2015, 2012, 2011
Travelling to Myanmar at the moment is extremely problematic.
On so many levels.
I'm posting this information in case things change . Which though unlikely as of 2023, doesn't mean Myanmar couldn't surprise again in the next couple of years.
Yangon for many people is Shwedagon Paya, and probably Sule Paya. In the case of Shwedagon this is fair enough; this is one of the great religious structures in the world, and rewards multiple visits at different times of the day. However Yangon has quite a few other attractions, and there are easily arranged day trips to the north & south with fascinating glimpses of places and life in Myanmar.Shwedagon Paya dominates the life of Yangon.
There are four entrances; the south is the closest to downtown Yangon, the east is the most lively, with subsiduary temples outside and a long set of stairs full of vendors, the north entrance is often used for buses, and the west is the quietest. The east & north entrances have lifts available.
As I said, it's well worth visiting at different times. The early mornings are quiet & reverential, the middle of the day sees local tourists en masse, and the evenings can be spectacular as the light changes. Apart from which there are so many nooks & crannies of interest it's impossible to take in in one visit. Oddly, Shwedagon is almost the only paya where you won't find nat shrines dotted around the perimeter.
Botataung Paya & surrounds
Walking around the central area of Yangon, either early morning or late afternoon has the bonus of a city teeming with variety, and a large, though disappearing stock of old colonial buildings and monuments to see.
Often left off the agenda though is Botataung Paya, the third of Yangon's main payas. On the waterfront east of the central area it's a hub of local worshipers. Inside are magnificent gold plated meditation rooms, and a motley collection of donated goods, while the compound has a pool seething with turtles, lively nat shrines, and some other ornate Buddhas in separate buildings. Plus the waterfront docks for ferries & local traffic are at the end of the road.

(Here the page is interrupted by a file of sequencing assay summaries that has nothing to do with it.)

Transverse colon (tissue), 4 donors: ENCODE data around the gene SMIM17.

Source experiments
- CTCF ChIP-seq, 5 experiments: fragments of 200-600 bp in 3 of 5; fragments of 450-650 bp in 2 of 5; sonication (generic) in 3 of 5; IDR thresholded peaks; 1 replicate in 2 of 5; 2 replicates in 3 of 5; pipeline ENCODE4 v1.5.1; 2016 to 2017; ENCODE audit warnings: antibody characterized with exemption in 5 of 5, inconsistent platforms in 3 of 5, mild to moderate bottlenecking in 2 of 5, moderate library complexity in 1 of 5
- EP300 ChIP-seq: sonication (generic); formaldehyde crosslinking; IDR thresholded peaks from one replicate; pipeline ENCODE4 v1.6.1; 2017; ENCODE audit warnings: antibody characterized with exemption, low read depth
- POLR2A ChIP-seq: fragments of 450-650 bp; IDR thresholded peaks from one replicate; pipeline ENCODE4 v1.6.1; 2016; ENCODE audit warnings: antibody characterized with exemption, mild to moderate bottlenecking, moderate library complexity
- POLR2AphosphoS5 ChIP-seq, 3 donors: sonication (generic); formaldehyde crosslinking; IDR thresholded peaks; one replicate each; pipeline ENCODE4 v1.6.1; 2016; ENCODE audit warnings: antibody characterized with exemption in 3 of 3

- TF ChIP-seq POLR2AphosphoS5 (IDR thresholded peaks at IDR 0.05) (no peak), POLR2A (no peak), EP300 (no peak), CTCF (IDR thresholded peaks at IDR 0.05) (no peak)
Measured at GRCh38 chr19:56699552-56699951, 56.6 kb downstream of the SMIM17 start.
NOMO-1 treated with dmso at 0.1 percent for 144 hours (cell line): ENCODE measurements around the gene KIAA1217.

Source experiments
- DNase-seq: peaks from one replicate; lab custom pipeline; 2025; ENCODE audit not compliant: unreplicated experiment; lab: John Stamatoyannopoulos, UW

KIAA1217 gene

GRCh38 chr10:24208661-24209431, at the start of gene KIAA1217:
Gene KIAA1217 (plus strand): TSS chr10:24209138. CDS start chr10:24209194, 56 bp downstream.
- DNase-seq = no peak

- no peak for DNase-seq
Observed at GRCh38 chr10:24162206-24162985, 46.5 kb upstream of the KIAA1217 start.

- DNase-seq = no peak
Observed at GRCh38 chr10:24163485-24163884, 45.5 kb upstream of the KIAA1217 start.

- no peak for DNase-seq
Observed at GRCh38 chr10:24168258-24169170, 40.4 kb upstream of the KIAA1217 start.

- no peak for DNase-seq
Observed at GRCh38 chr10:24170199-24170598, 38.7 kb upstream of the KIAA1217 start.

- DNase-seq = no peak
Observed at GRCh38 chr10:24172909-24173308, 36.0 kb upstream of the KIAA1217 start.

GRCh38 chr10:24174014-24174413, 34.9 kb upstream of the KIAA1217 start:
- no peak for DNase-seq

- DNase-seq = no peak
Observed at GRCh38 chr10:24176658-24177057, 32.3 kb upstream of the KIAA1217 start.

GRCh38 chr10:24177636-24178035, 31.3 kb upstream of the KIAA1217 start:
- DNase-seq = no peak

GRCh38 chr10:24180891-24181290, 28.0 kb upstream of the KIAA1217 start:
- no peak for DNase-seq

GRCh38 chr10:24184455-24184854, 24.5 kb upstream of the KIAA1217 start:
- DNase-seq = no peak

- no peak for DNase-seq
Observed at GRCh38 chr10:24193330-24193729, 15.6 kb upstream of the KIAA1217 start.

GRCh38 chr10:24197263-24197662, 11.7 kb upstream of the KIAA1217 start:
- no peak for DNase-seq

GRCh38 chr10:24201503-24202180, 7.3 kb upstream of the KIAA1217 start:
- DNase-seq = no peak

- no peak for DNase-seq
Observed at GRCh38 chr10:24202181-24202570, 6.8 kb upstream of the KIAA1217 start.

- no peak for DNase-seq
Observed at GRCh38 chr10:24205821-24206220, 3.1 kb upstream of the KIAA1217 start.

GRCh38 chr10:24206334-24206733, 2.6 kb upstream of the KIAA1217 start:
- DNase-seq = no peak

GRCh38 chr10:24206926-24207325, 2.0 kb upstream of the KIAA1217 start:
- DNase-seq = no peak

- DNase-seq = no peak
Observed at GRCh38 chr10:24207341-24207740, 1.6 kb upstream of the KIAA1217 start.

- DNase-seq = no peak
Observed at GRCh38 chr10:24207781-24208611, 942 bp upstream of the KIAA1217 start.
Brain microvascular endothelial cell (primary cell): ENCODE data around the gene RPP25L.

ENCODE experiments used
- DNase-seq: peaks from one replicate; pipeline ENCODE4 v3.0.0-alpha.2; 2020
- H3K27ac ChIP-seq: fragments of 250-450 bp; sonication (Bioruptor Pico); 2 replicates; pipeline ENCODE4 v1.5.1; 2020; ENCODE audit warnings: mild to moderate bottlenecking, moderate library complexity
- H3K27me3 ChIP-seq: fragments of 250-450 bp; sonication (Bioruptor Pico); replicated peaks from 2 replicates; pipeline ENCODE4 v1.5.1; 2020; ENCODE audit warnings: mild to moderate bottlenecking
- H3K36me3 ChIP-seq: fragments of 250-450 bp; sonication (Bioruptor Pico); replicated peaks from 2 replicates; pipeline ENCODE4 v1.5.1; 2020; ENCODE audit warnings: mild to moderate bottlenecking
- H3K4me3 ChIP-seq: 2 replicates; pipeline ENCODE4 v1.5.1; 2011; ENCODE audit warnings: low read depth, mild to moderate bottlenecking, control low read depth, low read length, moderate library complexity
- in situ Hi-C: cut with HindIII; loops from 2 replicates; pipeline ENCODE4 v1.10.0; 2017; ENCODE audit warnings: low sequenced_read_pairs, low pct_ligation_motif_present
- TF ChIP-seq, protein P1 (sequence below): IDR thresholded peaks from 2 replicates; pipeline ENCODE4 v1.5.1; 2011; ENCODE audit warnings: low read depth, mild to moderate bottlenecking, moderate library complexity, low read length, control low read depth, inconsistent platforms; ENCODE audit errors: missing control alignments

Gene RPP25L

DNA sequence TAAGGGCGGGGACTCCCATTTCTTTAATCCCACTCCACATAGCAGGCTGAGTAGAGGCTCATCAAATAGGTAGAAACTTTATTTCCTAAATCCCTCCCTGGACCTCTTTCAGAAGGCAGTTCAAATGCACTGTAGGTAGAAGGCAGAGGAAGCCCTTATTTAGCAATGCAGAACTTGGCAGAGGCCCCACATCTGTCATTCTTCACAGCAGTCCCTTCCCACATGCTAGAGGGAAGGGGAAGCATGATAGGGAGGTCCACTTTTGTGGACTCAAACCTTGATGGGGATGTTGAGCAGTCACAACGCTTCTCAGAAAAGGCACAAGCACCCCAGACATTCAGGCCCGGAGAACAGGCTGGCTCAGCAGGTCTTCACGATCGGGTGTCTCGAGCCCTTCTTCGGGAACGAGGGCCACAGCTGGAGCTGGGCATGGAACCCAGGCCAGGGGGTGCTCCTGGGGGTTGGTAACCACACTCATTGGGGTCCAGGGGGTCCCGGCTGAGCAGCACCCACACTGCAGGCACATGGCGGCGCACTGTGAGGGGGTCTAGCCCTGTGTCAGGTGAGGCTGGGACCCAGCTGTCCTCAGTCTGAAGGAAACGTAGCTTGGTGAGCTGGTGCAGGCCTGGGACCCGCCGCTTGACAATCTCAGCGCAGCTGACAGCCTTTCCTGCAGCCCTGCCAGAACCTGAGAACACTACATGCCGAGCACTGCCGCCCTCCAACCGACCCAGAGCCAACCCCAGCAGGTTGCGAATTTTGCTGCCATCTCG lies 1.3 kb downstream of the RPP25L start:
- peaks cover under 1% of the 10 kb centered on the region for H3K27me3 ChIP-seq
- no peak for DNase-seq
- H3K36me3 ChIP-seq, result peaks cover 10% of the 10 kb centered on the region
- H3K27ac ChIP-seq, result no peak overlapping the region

Another worthwhile double header are the twin attractions of Chaukhtatgyi Paya and Ngahtatgyi Paya, virtually across the road from each other on facing hills. The first houses an enormous reclining Buddha. The second houses a beautiful seated Buddha surrounded by ornate wood carved screens.
Yangon is a good base for a number of day trips. Bago, to the north, and, to the south, a trip to YeLe Paya, constructed on an island in an Irrawaddy tributary, are recommended detours. The second destination, needing to hop on a short boat trip with local pilgrims & tourists is worthwhile in itself, but along the way there are some wonderfully idiosyncratic temples built of teak & tin. The road itself follows along the ridge lines of higher ground in this floodplain region, and is a nice taster to delta life in Myanmar.
Bago is a somewhat scrappy city with a plethora of interesting sights. A couple of hours drive north east of Yangon, it's quite feasible to see most of these in a long day trip. Given what's on offer though a couple of days could easily be spent in town and around. Most trains to both the north and south also pass through Bago.
Bago has a turbulent history, coming & going as a centre of both empire and religious activity. A relative backwater through the 20th century, many of it's buildings and traditions retain a traditional focus. It is home to at least two major payas, a thriving (though increasingly touristed) monastery scene, some historical reconstructions (some a bit dubious), and some wonderfully quirky 'only in Myanmar' things.
The largest paya in Bago is Shwemawdaw Paya, whose gold encrusted spire looms over the city. Partly destroyed in an earthquake (remnants of the earlier paya are displayed) then rebuilt, it retains a traditional Burmese focus on Buddhism. Around the outskirts you can find buildings housing fortune tellers, mechanical devices to toss donations at, and some very odd & appealing statuary.
Behind Shwemawdaw Paya is Hintha Gon Paya. Much smaller, this is home to nats by the dozen, the mythical Hansa bird, and a regular place for local nat related ceremonies and worship. The interior is quite beautiful, and there often seems to be a pwe either in progress or musical rehearsals for one. Recommended.
Kya Kha Wain Kyaung is one of the largest monasteries in Myanmar. Early morning processionals, or the 10.30 return for lunch, are a sight where the 500 monks still outnumber the tourists.
Typical of Bago's syncretic approach to Buddhism is the Snake Monastery, where an enormous snake, rumoured to be over 100 years old, is revered as the reincarnation of a famous monk. On the outskirts of town, mornings are the go to see locals there. In the afternoon you might have to wake the snake's keeper up from his nap on top of this creature.
Other Buddhist sites include the giant reclining Buddha at Shwethalyuang, the four giant seated Buddhas at Kyaik Pun Paya just outside town, with fresh paint adorning their 500 year old selves, and several other large & small payas.